Hard to believe it is five weeks already. As the first week or so went very slowly each new week seems to appear before I know it. . While I don't feel it on a daily basis when I reflect on the past week I can see the improvement.
It is about 10 days now walking without any aid. While I still have a limp (which I understand may be there for about six months and not unusual) it seems to be lessened by the day. I still have to be careful with bending over as there is still the possibility of dislocating the hip until the hip capsule fully heals, typically in about 8 weeks. I had my 2nd session of physical therapy last night (more about the therapist measuring leg length later) and there is improvement in range of motion. On most of the machines and exercises they are increasing the weights as the legs are getting stronger. I wish I started a week or two earlier. I can stand on the surgical leg carrying all of my weight which is necessary to do some of the exercises.My fourth ride post surgery was 25 miles which is an increase of five miles at about the same average speed. Click on the link to see the stats.http://connect.garmin.com/activity/15810119. Sleeping is still somewhat of a challenge however if I get the pillows just right between my legs I can sleep on my side. My favored side to sleep is the surgical side and look forward to that in about a week.When I am just sitting around or relaxing the pain is totally gone. Finally
Now to the leg length measurement. When I went to the therapist last week I asked her to measure the discrepancy between my leg lengths. One of the main challenges for the surgeon during hip replacement surgery is to get the leg lengths as close to the same as possible. When I walk I can clearly feel the surgical leg is longer or hitting the floor before the other. While lying down I had my family try to see the difference in the lengths and the surgical leg appears to be about half an inch longer. This is border line unacceptable as the goal is to have a goal of no more than 1/4" and if true orthotics would be necessary.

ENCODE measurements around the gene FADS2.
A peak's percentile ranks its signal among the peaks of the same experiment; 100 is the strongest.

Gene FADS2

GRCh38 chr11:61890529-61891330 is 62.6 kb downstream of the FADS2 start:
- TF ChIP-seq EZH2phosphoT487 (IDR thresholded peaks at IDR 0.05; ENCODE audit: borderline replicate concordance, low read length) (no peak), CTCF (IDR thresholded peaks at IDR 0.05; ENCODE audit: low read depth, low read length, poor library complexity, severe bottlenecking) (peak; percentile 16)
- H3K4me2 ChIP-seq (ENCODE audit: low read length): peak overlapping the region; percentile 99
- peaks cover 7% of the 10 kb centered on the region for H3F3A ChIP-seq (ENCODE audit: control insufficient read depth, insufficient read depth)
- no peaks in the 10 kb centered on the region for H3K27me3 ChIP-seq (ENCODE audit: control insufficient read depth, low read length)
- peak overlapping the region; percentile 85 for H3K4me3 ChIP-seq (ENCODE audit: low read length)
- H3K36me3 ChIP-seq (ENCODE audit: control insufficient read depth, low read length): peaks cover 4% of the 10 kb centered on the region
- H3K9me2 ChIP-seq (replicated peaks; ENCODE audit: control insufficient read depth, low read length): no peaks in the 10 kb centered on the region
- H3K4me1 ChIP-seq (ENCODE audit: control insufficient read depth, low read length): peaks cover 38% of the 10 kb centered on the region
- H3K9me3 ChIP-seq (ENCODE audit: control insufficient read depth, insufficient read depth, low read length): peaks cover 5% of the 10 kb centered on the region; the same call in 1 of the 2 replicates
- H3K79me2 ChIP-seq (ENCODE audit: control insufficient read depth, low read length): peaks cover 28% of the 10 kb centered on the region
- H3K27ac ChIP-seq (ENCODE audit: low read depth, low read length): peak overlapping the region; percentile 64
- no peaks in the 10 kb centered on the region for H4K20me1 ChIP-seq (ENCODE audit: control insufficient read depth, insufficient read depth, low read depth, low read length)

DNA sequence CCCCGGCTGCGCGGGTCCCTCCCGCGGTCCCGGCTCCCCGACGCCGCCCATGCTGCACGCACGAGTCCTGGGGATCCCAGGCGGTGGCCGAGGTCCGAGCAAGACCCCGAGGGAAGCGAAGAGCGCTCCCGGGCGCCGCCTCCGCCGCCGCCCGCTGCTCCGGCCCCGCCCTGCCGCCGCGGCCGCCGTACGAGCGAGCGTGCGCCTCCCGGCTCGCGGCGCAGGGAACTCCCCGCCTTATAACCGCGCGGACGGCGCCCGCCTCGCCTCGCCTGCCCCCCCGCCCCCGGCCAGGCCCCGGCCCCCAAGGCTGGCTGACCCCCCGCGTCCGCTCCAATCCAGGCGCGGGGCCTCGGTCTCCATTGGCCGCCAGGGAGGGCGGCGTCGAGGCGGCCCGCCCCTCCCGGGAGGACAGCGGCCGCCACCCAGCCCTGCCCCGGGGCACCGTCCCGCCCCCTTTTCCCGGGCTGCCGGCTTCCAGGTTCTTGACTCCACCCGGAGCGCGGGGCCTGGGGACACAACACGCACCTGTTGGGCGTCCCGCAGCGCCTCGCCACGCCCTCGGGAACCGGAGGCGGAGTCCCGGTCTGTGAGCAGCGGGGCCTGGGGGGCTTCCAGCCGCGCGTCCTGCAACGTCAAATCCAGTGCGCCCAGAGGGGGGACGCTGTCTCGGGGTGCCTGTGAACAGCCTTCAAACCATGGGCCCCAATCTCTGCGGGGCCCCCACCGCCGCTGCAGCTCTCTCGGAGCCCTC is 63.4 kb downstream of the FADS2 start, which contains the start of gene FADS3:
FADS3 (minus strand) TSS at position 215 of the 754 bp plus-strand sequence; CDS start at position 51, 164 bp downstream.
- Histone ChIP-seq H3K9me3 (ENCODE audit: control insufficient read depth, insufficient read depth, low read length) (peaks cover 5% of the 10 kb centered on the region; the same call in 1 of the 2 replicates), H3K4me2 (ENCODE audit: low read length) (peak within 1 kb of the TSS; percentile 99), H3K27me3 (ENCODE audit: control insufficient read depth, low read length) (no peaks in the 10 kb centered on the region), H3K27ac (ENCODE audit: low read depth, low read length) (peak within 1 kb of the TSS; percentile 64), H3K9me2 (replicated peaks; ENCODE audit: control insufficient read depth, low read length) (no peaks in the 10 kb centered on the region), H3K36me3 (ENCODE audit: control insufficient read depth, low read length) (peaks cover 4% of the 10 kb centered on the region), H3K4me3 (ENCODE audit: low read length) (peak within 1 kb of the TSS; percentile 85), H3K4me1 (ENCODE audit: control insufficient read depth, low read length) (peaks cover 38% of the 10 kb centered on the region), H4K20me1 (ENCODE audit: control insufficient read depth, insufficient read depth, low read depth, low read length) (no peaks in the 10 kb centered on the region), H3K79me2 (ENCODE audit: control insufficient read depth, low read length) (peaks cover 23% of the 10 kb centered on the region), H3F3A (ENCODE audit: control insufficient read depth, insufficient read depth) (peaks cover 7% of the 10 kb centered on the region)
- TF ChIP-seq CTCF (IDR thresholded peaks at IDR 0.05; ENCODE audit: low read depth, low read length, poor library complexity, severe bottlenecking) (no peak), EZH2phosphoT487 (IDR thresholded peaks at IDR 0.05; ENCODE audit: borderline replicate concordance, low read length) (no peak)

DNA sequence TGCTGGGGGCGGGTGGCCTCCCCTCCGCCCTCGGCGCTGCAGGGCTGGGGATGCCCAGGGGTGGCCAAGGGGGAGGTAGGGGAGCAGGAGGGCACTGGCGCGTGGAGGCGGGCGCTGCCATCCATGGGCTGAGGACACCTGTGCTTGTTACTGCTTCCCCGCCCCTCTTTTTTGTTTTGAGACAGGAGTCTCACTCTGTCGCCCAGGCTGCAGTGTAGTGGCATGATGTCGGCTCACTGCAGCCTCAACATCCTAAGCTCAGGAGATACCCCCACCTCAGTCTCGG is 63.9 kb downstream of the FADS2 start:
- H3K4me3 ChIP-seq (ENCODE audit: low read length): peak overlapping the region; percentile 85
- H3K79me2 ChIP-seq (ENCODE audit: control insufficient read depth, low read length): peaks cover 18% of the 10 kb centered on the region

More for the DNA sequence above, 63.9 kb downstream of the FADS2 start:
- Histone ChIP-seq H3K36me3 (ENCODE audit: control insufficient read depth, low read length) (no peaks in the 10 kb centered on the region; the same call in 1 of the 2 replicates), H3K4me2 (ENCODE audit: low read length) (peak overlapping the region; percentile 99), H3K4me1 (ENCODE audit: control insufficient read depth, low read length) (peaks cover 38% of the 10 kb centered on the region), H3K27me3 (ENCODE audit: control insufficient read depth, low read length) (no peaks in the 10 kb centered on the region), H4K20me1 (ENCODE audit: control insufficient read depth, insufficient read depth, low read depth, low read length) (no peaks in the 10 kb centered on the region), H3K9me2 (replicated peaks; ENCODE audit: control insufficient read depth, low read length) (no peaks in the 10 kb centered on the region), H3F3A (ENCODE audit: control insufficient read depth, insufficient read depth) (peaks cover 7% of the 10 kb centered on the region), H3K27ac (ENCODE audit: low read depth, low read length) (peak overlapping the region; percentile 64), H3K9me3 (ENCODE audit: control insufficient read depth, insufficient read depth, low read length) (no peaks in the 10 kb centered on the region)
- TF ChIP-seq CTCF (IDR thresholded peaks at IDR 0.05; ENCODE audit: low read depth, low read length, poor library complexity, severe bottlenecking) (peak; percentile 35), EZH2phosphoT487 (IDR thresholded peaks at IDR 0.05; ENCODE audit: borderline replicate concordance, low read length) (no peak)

I found the results of the "professional" measurements very interesting. She first individually measured the length of each leg while I was lying on a table. This was done two ways. First a point is determined on the pelvis and the tape was stretched to a point on the ankle bone. Secondly she started from the belly button and measured again to a point on the anke bone. She did this for both legs. Both legs were approximately the same length. She then while still lying down on a table making sure I was square and pararallel to the long sides of the table determined that the surgical leg was extended (didn't say longer) about half an inch past the other leg. So while both legs are about the same length the surgical leg visually appeared to be extended or longer. My pelvis and or back might not be perfectly straight and a possible cause. During surgery they re-attach the tendons to the bone, repair and re-attach the muscles. It is impossible for the surgeon to get the exact same tension on the parts as pre surgery. So the joint will slightly shift as the parts adjust over time and return to their proper tension.This should probably take another month or so and hopefully will cause both legs to reach the ground at the same time.